Reactie toevoegen

First, thank you, Eugenio, for trying out our version 3.0.2. And second, thank you for your feedback. You have identified some very pertinent issues.

  1. There is no limit on the number of workers allowed in data input. However, BWStat may behave strangely in response to certain datasets.

For datasets with more than one worker, BWStat performs a between worker subgroup analysis (hence the name “BW”Stat). This requires the division by dfw = n - k (degrees of freedom within subgroups = sample size – number of subgroups). It is easy to see that dfw = 0 when every subgroup has exactly one datapoint.

When this occurs, BWStat currently produces a fatal error, which means that the application needs to be restarted. This is due to the fact that BWStat currently is lacking error handling code to capture this exception. This is still a relic of the first development versions, which were rather “quick and dirty”. Before your comment, we had received no user reports about this issue. Thanks to your input, we will address this problem in the next bugfix update. In the meanwhile, you can bypass the problem by using just one label in the worker column when you have a dataset with n = k.

  1. What does BWStat do with the columns LOD and LOQ?

Currently, only the first four columns are used (TWA-8h, worker, date, detect). All the other columns, if any, are discarded. However, if data are present in columns 5 and 6, BWStat expects them to be numbers with a decimal point. If this is not the case, BWStat will produce a fatal error. The selection option for the decimal comma will not work for columns 5 and 6. Actually, this is also a remnant of the first development versions that never even reached final release. That’s why the “download dataset” button currently still returns six columns in the output file “dataset.csv” (value;worker;date;detect;lod;loq). Since this leads to confusion, the two last columns should be removed from the output file in the next bugfix update. Nevertheless, it is highly recommended to restrict data input to four columns only.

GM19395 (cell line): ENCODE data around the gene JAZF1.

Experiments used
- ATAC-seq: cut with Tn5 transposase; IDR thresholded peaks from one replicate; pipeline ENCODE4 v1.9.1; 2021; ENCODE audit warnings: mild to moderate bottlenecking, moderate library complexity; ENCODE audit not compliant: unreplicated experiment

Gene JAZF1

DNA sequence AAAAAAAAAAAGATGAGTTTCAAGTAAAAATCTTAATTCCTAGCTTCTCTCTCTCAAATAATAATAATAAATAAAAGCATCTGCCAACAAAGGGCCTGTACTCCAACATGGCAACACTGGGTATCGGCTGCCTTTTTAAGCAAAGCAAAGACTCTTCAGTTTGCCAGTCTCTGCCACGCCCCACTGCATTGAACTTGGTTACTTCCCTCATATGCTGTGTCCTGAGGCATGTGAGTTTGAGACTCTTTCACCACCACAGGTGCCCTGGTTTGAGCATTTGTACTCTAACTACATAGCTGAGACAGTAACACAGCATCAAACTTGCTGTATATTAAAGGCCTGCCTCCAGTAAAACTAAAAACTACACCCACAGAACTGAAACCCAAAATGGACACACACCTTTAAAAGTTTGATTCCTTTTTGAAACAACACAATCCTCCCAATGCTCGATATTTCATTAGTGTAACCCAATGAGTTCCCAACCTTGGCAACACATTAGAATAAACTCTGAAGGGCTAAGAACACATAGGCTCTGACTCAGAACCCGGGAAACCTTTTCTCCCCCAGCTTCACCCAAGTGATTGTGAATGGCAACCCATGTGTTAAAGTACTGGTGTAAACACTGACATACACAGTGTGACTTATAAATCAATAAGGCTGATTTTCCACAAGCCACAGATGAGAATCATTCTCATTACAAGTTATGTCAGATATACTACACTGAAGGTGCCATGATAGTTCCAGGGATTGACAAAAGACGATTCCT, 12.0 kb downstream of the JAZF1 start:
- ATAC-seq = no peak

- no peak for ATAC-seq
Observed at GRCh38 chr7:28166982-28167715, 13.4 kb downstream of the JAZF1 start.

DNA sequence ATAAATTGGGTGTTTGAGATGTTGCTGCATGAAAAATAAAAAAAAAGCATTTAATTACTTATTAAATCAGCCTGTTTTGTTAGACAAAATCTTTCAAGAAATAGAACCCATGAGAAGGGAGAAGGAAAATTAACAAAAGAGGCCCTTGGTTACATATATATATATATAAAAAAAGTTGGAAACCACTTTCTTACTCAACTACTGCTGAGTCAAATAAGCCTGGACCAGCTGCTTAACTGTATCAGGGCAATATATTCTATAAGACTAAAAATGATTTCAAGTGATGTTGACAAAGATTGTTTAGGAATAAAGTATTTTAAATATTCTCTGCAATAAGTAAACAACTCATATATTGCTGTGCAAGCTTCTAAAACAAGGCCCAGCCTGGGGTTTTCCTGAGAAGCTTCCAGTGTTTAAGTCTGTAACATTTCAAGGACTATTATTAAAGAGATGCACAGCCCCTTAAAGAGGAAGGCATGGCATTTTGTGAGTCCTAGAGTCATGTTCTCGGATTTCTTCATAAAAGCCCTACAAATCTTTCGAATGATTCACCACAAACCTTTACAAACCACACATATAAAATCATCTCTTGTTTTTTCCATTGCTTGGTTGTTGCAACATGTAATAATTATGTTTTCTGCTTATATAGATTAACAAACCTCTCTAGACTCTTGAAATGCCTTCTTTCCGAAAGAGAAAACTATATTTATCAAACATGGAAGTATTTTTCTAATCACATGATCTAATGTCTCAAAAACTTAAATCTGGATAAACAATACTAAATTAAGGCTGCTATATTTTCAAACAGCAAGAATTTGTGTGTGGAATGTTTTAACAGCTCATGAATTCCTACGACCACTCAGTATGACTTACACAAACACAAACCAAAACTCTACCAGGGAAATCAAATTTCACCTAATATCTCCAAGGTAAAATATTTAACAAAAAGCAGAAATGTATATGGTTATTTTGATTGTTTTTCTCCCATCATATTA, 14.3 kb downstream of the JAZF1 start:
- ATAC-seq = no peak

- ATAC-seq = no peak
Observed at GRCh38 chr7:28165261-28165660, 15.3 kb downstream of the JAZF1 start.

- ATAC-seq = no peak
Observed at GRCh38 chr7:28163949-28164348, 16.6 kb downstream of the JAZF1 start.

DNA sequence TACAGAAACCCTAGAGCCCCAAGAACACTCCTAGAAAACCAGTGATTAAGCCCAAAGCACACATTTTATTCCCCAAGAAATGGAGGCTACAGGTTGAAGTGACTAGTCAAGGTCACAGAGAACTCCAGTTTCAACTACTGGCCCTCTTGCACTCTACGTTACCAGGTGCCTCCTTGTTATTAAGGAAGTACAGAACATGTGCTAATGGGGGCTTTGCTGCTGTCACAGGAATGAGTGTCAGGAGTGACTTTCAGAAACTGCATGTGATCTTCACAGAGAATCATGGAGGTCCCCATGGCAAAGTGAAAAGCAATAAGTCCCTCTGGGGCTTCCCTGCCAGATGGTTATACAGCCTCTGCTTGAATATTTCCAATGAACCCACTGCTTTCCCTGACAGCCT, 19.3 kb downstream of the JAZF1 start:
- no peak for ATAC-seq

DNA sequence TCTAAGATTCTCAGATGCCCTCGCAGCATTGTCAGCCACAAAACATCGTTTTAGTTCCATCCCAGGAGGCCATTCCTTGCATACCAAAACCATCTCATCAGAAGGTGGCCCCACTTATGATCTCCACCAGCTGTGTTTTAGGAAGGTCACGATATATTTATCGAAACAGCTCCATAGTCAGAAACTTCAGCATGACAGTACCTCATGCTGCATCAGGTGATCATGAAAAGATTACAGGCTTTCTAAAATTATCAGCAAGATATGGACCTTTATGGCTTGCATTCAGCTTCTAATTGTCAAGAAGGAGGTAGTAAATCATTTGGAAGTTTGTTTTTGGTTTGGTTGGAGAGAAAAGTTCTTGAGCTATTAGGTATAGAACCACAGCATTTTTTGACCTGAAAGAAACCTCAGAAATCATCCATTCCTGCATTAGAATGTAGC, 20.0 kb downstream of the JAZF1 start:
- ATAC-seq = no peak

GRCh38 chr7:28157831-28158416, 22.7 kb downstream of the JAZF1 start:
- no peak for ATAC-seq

1. How are censored data treated by BWStat?

The values in the first columns are treated as measured values where the value in the fourth column is “TRUE”. In the rows where the fourth column is “FALSE”, the values in the first column are treated as censoring limits. EN 689 only considers LOQ, but if you prefer, you could use the value of LOD as well. Therefore, the labels “detect” in the input area and “nondetect handling” in the left pane could lead to confusion. They should probably be replaced by something like “censored” and “handling of censored values” in the next bugfix update.

BWStat offers four methods to manage censored values. The first method treats them as measured values, which of course introduces false information in the dataset and therefore is absolutely unacceptable. This method is purely offered for academic purposes. From the three remaining methods, only the robust regression on order statistics method uses the values of the censoring limits. Users should be aware that the two other ROS methods do not make use of this value, but merely of the presence of the censored datapoints.

  1. In some built-in example datasets, the columns 5 and 6 are swapped.

Indeed, this is visible in the output file of the dataset in the tab “Download”. Columns 5 and 6 are titled “lod” and “loq”. In the output of some built-in example datasets however, the output values in the column “lod” are larger than the output values in the column “loq”. This is another remnant of the first draft versions. It is in fact harmless because those columns are not used, as explained above. However, in this case, they should not appear in the output file. Another point of attention for the next bugfix update.